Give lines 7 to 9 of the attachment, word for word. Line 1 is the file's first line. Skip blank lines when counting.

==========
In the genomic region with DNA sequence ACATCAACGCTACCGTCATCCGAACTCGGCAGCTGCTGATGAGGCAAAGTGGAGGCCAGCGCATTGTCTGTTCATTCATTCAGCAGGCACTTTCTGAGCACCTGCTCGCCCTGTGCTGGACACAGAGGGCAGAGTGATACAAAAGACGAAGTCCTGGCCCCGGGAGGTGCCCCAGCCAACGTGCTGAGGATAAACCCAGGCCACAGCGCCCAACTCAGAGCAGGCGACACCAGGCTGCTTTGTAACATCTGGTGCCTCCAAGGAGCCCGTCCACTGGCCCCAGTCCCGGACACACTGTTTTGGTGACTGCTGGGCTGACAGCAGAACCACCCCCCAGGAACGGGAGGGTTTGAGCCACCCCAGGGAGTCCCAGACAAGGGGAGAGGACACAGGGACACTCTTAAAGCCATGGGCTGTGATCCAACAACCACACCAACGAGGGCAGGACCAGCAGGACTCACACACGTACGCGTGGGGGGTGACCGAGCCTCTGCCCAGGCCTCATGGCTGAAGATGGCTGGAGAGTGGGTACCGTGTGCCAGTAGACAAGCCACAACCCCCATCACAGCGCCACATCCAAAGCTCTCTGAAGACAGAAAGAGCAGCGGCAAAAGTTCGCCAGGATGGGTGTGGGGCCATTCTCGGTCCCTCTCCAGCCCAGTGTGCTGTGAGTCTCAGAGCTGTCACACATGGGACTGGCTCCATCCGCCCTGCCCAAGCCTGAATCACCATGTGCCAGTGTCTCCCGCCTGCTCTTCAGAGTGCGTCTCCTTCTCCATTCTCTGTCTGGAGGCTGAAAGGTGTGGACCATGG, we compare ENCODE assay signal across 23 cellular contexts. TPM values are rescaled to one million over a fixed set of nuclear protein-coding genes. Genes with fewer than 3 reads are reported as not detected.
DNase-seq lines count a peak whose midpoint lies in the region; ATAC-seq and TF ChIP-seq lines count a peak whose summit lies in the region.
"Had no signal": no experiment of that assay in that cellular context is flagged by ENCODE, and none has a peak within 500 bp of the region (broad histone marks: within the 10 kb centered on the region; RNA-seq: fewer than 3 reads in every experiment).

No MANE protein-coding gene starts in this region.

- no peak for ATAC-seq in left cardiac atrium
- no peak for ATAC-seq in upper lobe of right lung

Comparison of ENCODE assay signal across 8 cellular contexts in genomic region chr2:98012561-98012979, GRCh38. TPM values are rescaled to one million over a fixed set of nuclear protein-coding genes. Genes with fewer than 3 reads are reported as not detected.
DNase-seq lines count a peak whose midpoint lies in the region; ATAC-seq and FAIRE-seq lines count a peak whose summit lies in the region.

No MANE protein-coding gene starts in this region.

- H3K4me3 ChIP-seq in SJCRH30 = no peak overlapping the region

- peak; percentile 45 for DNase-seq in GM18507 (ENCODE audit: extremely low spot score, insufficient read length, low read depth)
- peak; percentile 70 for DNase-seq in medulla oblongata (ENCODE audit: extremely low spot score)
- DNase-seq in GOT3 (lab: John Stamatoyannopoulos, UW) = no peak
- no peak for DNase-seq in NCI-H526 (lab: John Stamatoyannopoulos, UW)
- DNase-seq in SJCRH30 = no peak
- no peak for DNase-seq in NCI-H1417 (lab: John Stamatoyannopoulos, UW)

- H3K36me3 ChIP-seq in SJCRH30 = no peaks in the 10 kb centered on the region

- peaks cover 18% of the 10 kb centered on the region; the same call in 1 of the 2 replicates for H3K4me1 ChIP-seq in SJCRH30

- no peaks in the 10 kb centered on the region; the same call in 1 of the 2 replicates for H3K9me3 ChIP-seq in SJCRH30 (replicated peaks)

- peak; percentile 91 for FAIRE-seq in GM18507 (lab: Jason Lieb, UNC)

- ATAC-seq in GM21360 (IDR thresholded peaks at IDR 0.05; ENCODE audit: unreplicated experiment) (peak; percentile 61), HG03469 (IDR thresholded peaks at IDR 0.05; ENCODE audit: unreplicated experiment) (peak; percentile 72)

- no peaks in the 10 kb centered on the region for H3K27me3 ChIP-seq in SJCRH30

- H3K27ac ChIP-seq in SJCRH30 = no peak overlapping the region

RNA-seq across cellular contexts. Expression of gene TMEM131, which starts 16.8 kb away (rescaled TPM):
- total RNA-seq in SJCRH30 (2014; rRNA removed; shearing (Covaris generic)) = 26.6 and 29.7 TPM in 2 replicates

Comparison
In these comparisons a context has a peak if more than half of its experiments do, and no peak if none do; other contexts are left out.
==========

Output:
Comparison of ENCODE assay signal across 8 cellular contexts in genomic region chr2:98012561-98012979, GRCh38. TPM values are rescaled to one million over a fixed set of nuclear protein-coding genes. Genes with fewer than 3 reads are reported as not detected.
DNase-seq lines count a peak whose midpoint lies in the region; ATAC-seq and FAIRE-seq lines count a peak whose summit lies in the region.

No MANE protein-coding gene starts in this region.